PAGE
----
Can (and will) Microsoft keep Silverlight compatible across platforms?

Microsoft is adding more and more WPF features to Silverlight (and vice versa). But there is a downside to this strategy: By adding technologies like COM support to Silverlight, Microsoft is doing damage to its story that Silverlight is a cross-platform browser plug-in that supports Windows, Mac -- and, thanks to the Mono folks at Novell , Linux -- equally.

As Microsoft made plain at its Professional Developers Conference last week, there's no end in sight to the list of new features and functionality it plans to add to Silverlight.

Some developers who have been on the fence about whether they should be developing Windows applications using Windows Presentation Foundation (WPF) or Silverlight applications see a light at the end of the tunnel of confusion. Microsoft is adding more and more WPF features to Silverlight (and vice versa). But as Tim Anderson, an IT journalist/blogger noted last week, there is a downside to this strategy: By adding technologies like COM support to Silverlight, Microsoft is doing damage to its story that Silverlight is a cross-platform browser plug-in that supports Windows, Mac -- and, thanks to the Mono folks at Novell , Linux -- equally.

(The Register's Gavin Clarke and I talk more about the risks of making Silverlight better on Windows than other platforms during our latest episode of the Microbite podcast.)

The COM object support that Microsoft is promising for Silverlight 4, the version of Microsoft's Web application framework/plug-in due to ship by mid-2010, is applicable to Silverlight running on Firefox or Internet Explorer on Windows only. Neither Mac OS X nor Linux support COM.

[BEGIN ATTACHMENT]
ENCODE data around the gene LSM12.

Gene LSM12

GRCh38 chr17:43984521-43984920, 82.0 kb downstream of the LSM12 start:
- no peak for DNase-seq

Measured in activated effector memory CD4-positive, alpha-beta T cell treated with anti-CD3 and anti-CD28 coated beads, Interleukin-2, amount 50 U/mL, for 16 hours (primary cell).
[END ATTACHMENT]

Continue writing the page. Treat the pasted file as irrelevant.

Microsoft officials were quick to note that adding access to COM components was a customer request, not something Microsoft did in a vacuum. When I asked Microsoft about its plans to keep Silverlight in sync across platforms, a spokesperson sent me the following statements:

"In Silverlight 4 we addressed over 8,000 customer feature requests. One specific request was adding support for accessing COM components, enabling common enterprise scenarios such as automating Microsoft Office and providing developers easy access to hardware capabilities such as scanners and security card readers."

But check this out: Microsoft officials say they are evaluating how to add some kind of COM component access to the Mac version of Silverlight. From the aforementioned spokesperson:

"Unfortunately, the Mac offers no support for COM interfaces and we’re actively evaluating options to get COM-like features on the Mac."

There's no further word on when or how Microsoft plans to add this kind of support to Silverlight for the Mac.

Meanwhile, it looks like Novell's Developer Platform Vice President Miguel de Icaza is itching to create support for the new Silverlight 4 functionality to future implementations of Moonlight, the Novell/Mono team-developed implementation of Silverlight for Linux. After the PDC, de Icaza blogged:

"For the Moonlight team, this means that there is a lot of work ahead of us to bring every Silverlight 3 and 4 feature. I think I speak for the whole Mono team when I say that this is exciting, fascinating, challenging and feels like we just drank a huge energy boost drink."

Microsoft's latest Silverlight moves mean that Silverlight is evolving to become a universal run-time for Microsoft's Common Language Runtime (CLR), the heart of .Net, according to de Icaza. Developing a desktop suite of Silverlight apps isn't just a pipe dream, de Icaza said; it's a real, doable project.

Some developers are already dreaming of the possibility of a Silverlight operating system. (For some reason, I think the Windows team might try to derail that effort before it could ever happen, but who knows?) Microsoft has more immediate and pressing concerns, though: It needs to keep Silverlight in sync across platforms if the company plans to play up the "available everywhere" piece of its Silverlight message.